Producing High-Quality Beef, Risk Management Strategy for ProducersTue, 24 Mar 2015 12:08:04 CDT
Beef demand is the ultimate factor driving the size of the cattle industry. University of Missouri ag economist Scott Brown said during this expansion phase, farmers and ranchers must remember that.
Brown asked, "How do we rebuild herds in a way that makes sure that we maximize potential revenue to the industry and that focus seem like it could really be a quality focus, all of the sudden looking at demand for Prime beef, for Upper Choice, what does that look like relative to Select beef? Cause I will tell you honestly, if we can get into a situation where we don't have to compete, pork and chicken for example, it's a much better situation for the cattle industry as we move ahead."
Consumers will trade lower quality beef for other proteins when prices are high, yet Prime beef does not see the same substitution effect. Brown says that explains the steady premiums available for it.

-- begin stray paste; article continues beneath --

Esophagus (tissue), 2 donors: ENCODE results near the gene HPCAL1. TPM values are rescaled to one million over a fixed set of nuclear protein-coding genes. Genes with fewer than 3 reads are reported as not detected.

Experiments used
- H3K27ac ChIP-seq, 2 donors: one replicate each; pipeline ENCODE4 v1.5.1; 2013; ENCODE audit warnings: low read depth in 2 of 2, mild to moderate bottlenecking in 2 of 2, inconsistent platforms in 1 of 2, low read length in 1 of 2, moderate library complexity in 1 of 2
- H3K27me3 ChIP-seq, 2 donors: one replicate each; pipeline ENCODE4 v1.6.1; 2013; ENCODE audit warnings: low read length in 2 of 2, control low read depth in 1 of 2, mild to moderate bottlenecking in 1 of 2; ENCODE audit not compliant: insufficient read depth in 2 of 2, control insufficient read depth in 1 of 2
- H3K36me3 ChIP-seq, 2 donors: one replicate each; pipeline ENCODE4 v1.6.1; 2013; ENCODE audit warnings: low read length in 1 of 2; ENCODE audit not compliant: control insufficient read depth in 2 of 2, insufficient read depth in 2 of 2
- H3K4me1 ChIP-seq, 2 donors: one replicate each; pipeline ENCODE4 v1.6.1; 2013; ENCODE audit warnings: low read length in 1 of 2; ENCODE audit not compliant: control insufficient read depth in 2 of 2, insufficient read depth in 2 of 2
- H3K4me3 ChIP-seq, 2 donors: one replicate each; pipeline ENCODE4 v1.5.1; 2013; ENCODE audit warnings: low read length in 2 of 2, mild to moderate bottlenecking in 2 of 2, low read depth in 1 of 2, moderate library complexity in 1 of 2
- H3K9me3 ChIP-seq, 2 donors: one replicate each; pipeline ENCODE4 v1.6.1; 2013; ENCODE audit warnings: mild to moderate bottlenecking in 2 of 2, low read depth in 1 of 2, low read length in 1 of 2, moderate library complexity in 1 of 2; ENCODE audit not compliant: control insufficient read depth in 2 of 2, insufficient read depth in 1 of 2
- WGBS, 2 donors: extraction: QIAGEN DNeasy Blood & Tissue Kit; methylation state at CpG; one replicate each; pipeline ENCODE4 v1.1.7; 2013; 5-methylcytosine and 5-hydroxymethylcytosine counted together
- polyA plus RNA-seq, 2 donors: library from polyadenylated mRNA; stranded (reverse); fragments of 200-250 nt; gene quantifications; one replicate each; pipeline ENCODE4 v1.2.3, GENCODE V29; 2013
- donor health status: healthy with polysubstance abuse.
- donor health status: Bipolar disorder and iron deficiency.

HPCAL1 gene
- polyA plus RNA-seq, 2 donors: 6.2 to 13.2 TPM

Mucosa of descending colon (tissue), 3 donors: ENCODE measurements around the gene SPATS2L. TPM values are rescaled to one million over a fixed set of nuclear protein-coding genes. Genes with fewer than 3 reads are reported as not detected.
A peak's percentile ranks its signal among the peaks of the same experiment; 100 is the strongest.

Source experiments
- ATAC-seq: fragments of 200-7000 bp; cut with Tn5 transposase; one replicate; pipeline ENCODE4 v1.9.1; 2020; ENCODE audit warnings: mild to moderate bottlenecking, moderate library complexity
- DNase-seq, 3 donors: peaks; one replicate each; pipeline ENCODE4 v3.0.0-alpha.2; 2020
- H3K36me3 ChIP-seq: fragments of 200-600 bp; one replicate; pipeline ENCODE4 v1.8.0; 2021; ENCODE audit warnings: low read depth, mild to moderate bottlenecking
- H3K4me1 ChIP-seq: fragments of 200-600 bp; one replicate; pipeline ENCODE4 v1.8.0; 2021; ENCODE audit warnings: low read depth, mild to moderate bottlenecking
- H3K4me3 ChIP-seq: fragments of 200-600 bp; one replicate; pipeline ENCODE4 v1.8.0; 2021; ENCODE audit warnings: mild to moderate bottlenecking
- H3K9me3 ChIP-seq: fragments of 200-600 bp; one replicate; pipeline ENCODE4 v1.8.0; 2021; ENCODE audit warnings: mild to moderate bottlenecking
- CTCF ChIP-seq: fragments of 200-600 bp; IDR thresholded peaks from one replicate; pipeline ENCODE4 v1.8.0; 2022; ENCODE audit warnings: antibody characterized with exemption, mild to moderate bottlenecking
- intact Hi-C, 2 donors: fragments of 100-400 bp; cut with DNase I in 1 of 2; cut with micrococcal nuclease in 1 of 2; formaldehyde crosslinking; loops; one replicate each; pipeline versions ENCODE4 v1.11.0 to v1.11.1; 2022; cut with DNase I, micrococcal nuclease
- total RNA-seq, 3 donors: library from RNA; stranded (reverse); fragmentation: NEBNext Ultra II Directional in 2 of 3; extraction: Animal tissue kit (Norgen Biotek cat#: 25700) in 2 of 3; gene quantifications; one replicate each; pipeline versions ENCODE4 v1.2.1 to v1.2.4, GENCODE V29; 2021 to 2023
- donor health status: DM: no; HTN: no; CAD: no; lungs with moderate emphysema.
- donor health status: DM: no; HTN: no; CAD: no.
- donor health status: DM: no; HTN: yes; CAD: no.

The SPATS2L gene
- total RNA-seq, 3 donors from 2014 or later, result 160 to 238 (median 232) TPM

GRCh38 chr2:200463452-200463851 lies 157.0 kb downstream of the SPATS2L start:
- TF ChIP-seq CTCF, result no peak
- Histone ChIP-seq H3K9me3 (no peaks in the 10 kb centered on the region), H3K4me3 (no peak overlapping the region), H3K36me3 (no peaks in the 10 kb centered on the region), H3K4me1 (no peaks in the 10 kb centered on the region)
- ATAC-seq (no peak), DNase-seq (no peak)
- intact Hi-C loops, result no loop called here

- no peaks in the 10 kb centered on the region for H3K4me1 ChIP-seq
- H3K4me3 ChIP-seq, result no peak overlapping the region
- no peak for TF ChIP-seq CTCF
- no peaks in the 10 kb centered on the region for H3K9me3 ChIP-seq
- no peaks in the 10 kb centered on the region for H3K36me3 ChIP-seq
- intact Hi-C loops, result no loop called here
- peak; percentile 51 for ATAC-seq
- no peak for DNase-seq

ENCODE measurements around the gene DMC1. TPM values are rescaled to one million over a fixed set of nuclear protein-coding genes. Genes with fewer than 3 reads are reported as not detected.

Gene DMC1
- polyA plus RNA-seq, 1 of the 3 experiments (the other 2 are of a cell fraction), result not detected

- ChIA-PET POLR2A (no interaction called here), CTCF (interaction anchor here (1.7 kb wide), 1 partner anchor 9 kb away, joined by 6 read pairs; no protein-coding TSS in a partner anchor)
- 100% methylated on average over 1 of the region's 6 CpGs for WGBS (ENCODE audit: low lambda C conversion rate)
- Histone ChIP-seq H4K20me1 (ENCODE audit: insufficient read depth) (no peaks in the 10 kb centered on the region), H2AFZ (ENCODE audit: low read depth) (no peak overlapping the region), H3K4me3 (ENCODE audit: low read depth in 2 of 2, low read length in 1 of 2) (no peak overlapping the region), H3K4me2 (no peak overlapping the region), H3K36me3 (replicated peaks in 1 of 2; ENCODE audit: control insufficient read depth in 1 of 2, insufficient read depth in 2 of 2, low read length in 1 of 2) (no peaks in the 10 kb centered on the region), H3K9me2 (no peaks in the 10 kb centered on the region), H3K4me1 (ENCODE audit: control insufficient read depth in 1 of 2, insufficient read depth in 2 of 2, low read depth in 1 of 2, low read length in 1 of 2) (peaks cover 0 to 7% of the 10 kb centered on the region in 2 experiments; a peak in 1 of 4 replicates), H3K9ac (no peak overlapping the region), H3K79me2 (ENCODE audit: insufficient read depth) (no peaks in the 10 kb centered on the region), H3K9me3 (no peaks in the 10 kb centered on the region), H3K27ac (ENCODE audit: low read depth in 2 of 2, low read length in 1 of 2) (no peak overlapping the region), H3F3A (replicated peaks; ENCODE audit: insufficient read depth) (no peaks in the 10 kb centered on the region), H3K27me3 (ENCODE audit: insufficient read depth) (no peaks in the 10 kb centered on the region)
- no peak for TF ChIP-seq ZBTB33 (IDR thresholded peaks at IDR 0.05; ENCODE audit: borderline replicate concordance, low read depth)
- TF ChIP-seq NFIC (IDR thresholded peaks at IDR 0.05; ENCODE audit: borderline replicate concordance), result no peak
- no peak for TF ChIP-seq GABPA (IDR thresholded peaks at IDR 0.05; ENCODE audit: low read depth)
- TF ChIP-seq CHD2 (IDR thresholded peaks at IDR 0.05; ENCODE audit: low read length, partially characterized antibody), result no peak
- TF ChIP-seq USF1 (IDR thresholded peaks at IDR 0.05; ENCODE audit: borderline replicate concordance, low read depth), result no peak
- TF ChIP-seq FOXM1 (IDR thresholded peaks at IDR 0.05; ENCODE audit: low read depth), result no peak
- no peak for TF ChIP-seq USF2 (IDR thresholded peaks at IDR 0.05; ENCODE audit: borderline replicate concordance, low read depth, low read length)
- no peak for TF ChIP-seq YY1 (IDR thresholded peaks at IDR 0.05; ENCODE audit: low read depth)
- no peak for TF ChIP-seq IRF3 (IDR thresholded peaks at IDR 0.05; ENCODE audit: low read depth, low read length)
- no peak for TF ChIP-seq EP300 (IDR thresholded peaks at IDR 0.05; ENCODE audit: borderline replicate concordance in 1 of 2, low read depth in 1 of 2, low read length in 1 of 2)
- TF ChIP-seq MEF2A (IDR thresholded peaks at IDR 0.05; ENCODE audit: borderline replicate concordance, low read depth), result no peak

"When I think about agriculture today, the one word that always comes to mind is risk and how do I manage that risk," Brown said. "We talk about it in all sectors of agriculture and so when I look at cattle in particular and you see that choice select spread, a lot of volatility, it depends on where we are in that year in terms of seasonality in terms of that Choice-Select spread, but all of the sudden I look at the prime over the choice premium a much more stable premium we have seen over the last several years. All of the sudden I go, what a good risk management tool for the industry."
Today, Prime only makes up about three to five percent of the harvest mix. Genetic improvement could start to shift that upward.
Brown asked,"If we grow that to let's say 10%-15%, do we out strip the demand growth?" And all we really have said is, when I look at the demand equations, we can estimate over the historical period, there is a very strong positive trend in front of it in terms of Prime demand today."
Brown estimates premium beef added $4.5 billion to the beef economy in the nine years from 2005 through 2013. To read the full research report, click here.
This video news is provided by CAB and the American Angus Association.
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